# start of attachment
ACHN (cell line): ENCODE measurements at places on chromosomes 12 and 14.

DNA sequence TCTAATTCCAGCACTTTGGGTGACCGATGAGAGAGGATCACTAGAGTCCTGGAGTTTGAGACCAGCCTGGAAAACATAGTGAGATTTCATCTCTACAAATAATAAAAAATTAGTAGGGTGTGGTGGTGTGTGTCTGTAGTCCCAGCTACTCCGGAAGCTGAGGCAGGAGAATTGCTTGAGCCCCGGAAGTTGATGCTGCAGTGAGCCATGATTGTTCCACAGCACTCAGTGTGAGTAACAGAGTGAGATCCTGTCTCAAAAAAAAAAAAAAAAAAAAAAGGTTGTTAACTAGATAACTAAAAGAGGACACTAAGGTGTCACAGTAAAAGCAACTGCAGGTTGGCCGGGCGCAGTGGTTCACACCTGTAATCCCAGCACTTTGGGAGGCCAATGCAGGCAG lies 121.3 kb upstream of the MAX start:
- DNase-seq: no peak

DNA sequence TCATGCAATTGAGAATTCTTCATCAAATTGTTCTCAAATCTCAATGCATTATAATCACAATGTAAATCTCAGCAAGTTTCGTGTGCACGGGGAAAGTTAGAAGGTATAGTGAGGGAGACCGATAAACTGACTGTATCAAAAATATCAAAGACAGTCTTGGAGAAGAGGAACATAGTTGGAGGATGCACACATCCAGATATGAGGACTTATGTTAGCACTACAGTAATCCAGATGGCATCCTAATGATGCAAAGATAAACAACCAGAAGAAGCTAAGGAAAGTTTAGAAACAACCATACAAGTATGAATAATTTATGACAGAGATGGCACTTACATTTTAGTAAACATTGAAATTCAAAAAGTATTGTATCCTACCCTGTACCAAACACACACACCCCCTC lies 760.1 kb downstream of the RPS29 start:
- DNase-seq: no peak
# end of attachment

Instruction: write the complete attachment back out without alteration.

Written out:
ACHN (cell line): ENCODE measurements at places on chromosomes 12 and 14.

DNA sequence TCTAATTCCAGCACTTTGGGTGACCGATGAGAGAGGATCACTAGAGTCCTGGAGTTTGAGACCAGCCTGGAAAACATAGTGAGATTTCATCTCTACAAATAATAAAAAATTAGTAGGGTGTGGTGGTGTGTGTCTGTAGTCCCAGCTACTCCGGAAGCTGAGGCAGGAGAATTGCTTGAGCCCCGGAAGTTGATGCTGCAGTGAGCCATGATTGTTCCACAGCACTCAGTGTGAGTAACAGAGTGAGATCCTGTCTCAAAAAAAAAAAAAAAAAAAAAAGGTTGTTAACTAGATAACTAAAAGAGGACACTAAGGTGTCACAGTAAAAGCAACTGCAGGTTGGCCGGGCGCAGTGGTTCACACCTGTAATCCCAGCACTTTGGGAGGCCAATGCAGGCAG lies 121.3 kb upstream of the MAX start:
- DNase-seq: no peak

DNA sequence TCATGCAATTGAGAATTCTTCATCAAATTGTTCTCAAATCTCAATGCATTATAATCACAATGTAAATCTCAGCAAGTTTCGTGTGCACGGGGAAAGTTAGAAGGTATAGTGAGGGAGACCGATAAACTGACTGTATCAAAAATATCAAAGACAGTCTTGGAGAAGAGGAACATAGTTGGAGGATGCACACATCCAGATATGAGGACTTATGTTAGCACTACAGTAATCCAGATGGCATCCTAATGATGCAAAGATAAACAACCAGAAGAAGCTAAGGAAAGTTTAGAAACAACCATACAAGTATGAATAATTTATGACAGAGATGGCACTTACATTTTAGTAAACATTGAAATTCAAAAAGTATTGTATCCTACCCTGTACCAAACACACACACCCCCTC lies 760.1 kb downstream of the RPS29 start:
- DNase-seq: no peak